Modelling Clothing Details
After posting some work in progress images of a dress for my Grand Space Opera challenge entry at CGTalk, I was asked if I could show how I go about making the folds and wrinkles I did for the dress.
Before we start
My software of choice is Lightwave 3D. If you are using LW8 there are no plugins you'll need to download in order to follow along. If you are running LW 7.5 or earlier you might want to get a hold of DI's Powertools and Edge Tools from Dstorm since they will help speed up the process, otherwise there is a little more manual labor involved, in that case take a look at this other tutorial:
One more thing, I have not tested this technique on animation, so I have no idea how well the cloth will look if Deformers such as Bones, Displacement and Dynamics are applied to this mesh. This is more a technique for still images but by experimenting on your own you might find a use for it in your animation work.
Some of the basic principles of making folds and wrinkles in clothing is to pay attention to the following:
1. Triangle Shapes - Try to shape folds and wrinkles with triangles in mind.
2. Fabric Type - The thinner the fabric the sharper the triangles will be while the thicker the fabric the rounder and smoother the folds will be.
3. FLOW - Pay close attention to the stress points of the cloth, where there is more stress the straighter the folds will be and vice versa, the less stress the more triangles.
The perfect example of this is the elbow (or knee with long pants) when wearing a long sleeve shirt made of a medium weight fabric. When you bend the elbow you will notice straight forming folds to the the back area of the elbow while there are more relaxed triangles on the front area. If you extend the arm you will see straighter folds going across the arm following the two stress points, the beginning and end of the arm.
Once you start thinking about these basic principles you can use whatever modeling technique you feel more comfortable with, Modeler offers plenty of different tools to add detail and geometry to a mesh but the tools I use the most for this are: Extender Plus, Supershift, Cut, Add Edges Edge Bevel and of course Spin Quad to change the flow of polys.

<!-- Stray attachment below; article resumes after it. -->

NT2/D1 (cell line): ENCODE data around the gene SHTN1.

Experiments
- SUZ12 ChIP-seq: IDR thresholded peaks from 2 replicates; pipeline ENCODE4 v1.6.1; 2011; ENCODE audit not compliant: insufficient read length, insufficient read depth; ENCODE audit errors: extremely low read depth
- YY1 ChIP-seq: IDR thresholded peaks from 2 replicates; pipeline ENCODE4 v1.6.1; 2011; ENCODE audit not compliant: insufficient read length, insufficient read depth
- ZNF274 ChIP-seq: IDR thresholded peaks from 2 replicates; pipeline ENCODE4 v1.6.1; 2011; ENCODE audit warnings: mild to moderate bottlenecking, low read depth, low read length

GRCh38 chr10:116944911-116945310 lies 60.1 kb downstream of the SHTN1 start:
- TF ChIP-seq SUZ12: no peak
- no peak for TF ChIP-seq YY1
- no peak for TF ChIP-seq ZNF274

You might want to use your character in a background layer for reference and even use body parts to work from. I'm going to use an upper torso to show some of the different types of folds.
In figure 1 I adjusted the polys to be a bit more straight and made the breast area less defined.
I proceeded to make several horizontal cuts with BandSaw Pro. and moved some points in and out to make some basic small bulges. This approach is good for tight, body-shaping fabrics such as lycra.
In Figure 3, I selected some quads in a row and spinned them once.
After some more Spin quads and more massaging of vertices we are starting to get some nice non-overlaping folds..
To add more folds and wrinkles I like to use CUT with 3 or 4 divisions..
Moving the points around you can make sharper or smoother triangle shapes. CUT will follow the direction of your selection making it possible to quickly change the direction of a new fold..
For overlap and clustering of folds follow the same procedure but try to move small groups of points above each other.I hope this will get you started but remember that this is not set in stone, by all means experiment and see what works best for you. Happy folding!